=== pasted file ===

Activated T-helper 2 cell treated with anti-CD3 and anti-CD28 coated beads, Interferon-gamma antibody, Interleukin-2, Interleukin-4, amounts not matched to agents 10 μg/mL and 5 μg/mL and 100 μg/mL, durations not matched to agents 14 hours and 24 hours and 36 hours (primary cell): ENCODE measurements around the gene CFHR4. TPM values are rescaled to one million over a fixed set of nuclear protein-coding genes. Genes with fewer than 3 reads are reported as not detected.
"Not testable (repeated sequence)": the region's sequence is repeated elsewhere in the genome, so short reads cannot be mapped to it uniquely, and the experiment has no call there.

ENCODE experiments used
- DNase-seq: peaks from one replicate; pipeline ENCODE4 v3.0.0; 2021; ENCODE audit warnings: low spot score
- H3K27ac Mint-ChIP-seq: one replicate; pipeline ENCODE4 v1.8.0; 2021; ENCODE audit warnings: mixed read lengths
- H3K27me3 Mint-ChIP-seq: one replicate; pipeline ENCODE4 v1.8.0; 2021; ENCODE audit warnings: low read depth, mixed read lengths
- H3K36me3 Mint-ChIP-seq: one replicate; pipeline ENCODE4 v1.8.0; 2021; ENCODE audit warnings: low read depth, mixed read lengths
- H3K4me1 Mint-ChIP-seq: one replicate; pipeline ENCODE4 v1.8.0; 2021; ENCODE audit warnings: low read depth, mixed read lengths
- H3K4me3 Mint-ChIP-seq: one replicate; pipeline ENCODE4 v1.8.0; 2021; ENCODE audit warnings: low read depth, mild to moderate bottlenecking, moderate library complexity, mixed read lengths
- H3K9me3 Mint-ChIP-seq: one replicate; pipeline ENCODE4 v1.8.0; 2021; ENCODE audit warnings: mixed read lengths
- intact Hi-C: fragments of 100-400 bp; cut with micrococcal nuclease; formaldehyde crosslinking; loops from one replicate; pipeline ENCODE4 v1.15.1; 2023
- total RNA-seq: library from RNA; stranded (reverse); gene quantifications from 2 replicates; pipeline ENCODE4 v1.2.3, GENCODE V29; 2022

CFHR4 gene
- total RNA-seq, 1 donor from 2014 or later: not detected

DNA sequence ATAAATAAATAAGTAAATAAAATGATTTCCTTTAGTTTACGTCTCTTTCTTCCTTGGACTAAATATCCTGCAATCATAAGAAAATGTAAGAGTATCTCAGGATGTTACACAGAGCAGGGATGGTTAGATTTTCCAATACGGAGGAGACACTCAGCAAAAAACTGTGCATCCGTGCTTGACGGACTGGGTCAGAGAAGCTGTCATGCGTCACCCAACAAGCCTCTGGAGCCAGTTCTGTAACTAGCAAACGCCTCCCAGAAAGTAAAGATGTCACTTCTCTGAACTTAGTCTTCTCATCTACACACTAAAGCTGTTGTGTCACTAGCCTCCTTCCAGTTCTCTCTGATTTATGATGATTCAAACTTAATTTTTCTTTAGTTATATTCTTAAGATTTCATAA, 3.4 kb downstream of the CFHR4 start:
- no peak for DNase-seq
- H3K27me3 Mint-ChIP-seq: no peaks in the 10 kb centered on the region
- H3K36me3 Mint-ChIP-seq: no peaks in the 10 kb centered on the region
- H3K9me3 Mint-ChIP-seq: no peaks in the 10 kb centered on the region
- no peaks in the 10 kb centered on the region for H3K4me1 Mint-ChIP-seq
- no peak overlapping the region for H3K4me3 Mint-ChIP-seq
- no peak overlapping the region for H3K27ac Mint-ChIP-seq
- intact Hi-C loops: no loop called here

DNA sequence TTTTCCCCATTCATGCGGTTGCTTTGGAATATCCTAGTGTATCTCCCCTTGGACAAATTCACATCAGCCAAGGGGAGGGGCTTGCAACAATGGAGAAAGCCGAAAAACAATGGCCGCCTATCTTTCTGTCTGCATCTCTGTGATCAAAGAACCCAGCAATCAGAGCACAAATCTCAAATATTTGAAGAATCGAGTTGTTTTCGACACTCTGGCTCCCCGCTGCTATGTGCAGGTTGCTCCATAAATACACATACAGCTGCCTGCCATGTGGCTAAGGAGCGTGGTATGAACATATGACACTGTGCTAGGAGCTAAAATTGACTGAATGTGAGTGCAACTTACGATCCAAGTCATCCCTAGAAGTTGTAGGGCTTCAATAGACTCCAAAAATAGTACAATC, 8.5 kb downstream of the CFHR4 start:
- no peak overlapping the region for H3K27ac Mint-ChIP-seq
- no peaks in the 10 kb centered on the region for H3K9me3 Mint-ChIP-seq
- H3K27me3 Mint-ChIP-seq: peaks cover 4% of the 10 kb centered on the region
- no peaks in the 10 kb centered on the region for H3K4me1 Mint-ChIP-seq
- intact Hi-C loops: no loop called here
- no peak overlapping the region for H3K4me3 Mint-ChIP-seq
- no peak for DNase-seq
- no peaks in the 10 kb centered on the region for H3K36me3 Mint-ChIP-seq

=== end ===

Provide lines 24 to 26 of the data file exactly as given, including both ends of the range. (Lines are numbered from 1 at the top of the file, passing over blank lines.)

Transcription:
DNA sequence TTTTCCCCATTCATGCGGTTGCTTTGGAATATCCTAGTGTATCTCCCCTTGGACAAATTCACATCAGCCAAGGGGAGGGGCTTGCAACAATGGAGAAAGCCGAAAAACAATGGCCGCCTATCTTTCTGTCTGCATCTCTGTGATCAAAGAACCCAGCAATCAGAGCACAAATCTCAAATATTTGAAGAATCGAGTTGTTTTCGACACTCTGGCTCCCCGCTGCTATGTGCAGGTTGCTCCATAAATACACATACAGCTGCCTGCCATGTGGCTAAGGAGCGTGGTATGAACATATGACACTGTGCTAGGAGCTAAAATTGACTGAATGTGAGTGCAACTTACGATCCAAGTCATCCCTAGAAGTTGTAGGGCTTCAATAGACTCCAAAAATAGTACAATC, 8.5 kb downstream of the CFHR4 start:
- no peak overlapping the region for H3K27ac Mint-ChIP-seq
- no peaks in the 10 kb centered on the region for H3K9me3 Mint-ChIP-seq